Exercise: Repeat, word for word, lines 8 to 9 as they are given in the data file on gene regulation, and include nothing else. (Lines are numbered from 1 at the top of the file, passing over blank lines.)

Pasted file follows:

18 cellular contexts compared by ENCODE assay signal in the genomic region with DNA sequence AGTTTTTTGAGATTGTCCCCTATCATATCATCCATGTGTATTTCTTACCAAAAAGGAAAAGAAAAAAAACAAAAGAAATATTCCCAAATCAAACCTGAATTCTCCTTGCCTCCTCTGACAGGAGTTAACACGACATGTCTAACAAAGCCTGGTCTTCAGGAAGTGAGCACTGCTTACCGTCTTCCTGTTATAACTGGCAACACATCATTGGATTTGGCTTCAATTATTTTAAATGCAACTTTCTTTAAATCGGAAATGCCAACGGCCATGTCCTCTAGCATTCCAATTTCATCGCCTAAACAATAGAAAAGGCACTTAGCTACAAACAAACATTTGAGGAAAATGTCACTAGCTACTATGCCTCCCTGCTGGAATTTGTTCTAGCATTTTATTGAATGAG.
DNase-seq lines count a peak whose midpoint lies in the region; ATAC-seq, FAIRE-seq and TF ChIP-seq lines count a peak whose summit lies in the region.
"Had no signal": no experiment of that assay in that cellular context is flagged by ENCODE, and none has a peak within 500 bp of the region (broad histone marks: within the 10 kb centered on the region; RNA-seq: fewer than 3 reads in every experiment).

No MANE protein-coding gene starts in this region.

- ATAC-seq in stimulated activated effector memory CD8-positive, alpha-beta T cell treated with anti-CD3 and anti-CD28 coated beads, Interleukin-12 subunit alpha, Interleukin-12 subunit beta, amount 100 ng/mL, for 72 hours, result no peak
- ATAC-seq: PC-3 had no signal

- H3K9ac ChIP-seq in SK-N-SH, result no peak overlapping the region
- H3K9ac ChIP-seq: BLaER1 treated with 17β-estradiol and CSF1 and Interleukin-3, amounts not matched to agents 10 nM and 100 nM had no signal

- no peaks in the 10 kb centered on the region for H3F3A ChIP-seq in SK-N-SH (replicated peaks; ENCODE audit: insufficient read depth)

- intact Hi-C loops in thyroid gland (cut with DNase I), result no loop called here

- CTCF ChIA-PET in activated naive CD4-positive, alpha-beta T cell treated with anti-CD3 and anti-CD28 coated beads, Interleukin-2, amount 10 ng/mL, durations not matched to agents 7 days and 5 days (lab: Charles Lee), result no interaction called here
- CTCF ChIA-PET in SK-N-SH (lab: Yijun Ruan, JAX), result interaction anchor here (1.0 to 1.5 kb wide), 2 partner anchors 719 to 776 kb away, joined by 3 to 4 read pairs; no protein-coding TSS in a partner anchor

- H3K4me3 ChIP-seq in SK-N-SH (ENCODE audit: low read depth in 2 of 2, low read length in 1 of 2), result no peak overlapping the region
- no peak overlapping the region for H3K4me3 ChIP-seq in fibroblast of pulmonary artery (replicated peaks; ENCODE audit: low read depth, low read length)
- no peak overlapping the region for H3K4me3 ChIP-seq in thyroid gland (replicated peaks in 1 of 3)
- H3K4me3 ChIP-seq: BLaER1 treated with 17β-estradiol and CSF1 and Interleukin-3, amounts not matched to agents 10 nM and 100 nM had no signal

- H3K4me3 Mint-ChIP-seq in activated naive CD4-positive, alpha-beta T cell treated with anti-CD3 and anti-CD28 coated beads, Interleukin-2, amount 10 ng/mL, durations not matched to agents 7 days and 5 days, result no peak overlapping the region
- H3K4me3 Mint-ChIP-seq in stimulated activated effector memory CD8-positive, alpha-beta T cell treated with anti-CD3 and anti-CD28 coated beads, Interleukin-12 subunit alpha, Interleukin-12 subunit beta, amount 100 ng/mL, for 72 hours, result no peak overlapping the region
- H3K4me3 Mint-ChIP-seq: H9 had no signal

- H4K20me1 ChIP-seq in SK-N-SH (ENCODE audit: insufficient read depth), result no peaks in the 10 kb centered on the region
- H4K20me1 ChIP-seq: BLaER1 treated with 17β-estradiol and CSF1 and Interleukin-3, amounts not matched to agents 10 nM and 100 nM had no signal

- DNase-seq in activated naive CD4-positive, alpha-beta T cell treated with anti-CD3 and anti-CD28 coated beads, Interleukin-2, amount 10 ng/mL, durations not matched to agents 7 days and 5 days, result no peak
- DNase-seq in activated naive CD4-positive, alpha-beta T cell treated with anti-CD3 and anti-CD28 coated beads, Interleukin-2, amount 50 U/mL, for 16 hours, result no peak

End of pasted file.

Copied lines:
- H3K9ac ChIP-seq: BLaER1 treated with 17β-estradiol and CSF1 and Interleukin-3, amounts not matched to agents 10 nM and 100 nM had no signal

- no peaks in the 10 kb centered on the region for H3F3A ChIP-seq in SK-N-SH (replicated peaks; ENCODE audit: insufficient read depth)